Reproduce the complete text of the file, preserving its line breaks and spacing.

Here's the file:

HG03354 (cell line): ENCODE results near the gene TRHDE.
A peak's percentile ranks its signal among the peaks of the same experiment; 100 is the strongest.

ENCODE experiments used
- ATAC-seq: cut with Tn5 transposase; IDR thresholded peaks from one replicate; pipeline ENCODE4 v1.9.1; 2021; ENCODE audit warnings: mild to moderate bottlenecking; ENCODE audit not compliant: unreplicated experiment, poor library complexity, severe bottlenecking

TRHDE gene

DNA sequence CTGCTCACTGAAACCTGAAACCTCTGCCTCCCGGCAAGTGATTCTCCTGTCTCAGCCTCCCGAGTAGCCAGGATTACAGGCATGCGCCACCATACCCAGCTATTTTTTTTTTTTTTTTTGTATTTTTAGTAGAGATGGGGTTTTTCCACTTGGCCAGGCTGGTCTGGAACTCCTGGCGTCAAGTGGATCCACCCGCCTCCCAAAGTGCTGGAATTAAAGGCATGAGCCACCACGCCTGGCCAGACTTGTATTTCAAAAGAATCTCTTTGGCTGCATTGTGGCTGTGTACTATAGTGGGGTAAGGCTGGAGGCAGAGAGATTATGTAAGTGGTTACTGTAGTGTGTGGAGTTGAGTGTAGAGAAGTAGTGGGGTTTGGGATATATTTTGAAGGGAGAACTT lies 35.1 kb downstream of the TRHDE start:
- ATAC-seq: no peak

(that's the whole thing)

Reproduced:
HG03354 (cell line): ENCODE results near the gene TRHDE.
A peak's percentile ranks its signal among the peaks of the same experiment; 100 is the strongest.

ENCODE experiments used
- ATAC-seq: cut with Tn5 transposase; IDR thresholded peaks from one replicate; pipeline ENCODE4 v1.9.1; 2021; ENCODE audit warnings: mild to moderate bottlenecking; ENCODE audit not compliant: unreplicated experiment, poor library complexity, severe bottlenecking

TRHDE gene

DNA sequence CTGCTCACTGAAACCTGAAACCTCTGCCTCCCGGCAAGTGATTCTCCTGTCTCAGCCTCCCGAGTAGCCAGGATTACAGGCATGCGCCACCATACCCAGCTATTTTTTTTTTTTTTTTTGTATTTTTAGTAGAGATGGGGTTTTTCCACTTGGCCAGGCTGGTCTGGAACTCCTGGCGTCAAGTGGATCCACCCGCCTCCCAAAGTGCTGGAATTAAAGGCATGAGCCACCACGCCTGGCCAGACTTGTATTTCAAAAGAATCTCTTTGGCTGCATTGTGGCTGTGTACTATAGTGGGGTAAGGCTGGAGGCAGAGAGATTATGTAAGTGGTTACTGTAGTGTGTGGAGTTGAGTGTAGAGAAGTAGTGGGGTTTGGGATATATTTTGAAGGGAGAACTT lies 35.1 kb downstream of the TRHDE start:
- ATAC-seq: no peak